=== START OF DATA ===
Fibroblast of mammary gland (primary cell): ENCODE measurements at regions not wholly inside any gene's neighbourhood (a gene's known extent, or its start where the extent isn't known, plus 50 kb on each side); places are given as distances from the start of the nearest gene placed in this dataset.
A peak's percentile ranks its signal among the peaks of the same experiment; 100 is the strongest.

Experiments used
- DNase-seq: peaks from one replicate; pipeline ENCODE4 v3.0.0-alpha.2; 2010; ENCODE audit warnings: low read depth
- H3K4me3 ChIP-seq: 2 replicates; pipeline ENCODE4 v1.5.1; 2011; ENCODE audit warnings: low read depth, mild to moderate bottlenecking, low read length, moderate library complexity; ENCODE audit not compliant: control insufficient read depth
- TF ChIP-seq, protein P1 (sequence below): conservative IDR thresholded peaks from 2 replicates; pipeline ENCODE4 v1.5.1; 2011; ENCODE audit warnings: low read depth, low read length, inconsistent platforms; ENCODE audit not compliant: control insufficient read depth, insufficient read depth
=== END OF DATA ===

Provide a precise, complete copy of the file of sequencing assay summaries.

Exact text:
Fibroblast of mammary gland (primary cell): ENCODE measurements at regions not wholly inside any gene's neighbourhood (a gene's known extent, or its start where the extent isn't known, plus 50 kb on each side); places are given as distances from the start of the nearest gene placed in this dataset.
A peak's percentile ranks its signal among the peaks of the same experiment; 100 is the strongest.

Experiments used
- DNase-seq: peaks from one replicate; pipeline ENCODE4 v3.0.0-alpha.2; 2010; ENCODE audit warnings: low read depth
- H3K4me3 ChIP-seq: 2 replicates; pipeline ENCODE4 v1.5.1; 2011; ENCODE audit warnings: low read depth, mild to moderate bottlenecking, low read length, moderate library complexity; ENCODE audit not compliant: control insufficient read depth
- TF ChIP-seq, protein P1 (sequence below): conservative IDR thresholded peaks from 2 replicates; pipeline ENCODE4 v1.5.1; 2011; ENCODE audit warnings: low read depth, low read length, inconsistent platforms; ENCODE audit not compliant: control insufficient read depth, insufficient read depth